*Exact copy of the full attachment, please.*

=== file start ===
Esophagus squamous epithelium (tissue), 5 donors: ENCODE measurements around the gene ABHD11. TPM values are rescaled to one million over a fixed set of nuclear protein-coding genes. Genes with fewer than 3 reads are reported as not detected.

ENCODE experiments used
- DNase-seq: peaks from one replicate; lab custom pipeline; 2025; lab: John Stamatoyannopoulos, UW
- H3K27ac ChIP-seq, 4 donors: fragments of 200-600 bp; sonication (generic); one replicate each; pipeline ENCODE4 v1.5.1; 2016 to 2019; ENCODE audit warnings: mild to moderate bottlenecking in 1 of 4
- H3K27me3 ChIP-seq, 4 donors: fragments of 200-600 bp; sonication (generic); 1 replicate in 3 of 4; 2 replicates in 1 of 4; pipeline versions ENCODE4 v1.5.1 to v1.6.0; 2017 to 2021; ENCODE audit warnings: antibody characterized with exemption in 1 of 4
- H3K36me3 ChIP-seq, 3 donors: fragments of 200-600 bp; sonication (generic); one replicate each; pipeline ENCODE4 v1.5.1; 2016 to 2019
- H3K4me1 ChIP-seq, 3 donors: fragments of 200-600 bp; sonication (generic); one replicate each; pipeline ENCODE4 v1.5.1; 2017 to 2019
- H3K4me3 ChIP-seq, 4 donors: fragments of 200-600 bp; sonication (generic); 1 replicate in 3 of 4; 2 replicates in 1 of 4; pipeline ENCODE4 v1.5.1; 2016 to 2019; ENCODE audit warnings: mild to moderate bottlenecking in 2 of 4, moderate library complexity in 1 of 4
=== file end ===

Esophagus squamous epithelium (tissue), 5 donors: ENCODE measurements around the gene ABHD11. TPM values are rescaled to one million over a fixed set of nuclear protein-coding genes. Genes with fewer than 3 reads are reported as not detected.

ENCODE experiments used
- DNase-seq: peaks from one replicate; lab custom pipeline; 2025; lab: John Stamatoyannopoulos, UW
- H3K27ac ChIP-seq, 4 donors: fragments of 200-600 bp; sonication (generic); one replicate each; pipeline ENCODE4 v1.5.1; 2016 to 2019; ENCODE audit warnings: mild to moderate bottlenecking in 1 of 4
- H3K27me3 ChIP-seq, 4 donors: fragments of 200-600 bp; sonication (generic); 1 replicate in 3 of 4; 2 replicates in 1 of 4; pipeline versions ENCODE4 v1.5.1 to v1.6.0; 2017 to 2021; ENCODE audit warnings: antibody characterized with exemption in 1 of 4
- H3K36me3 ChIP-seq, 3 donors: fragments of 200-600 bp; sonication (generic); one replicate each; pipeline ENCODE4 v1.5.1; 2016 to 2019
- H3K4me1 ChIP-seq, 3 donors: fragments of 200-600 bp; sonication (generic); one replicate each; pipeline ENCODE4 v1.5.1; 2017 to 2019
- H3K4me3 ChIP-seq, 4 donors: fragments of 200-600 bp; sonication (generic); 1 replicate in 3 of 4; 2 replicates in 1 of 4; pipeline ENCODE4 v1.5.1; 2016 to 2019; ENCODE audit warnings: mild to moderate bottlenecking in 2 of 4, moderate library complexity in 1 of 4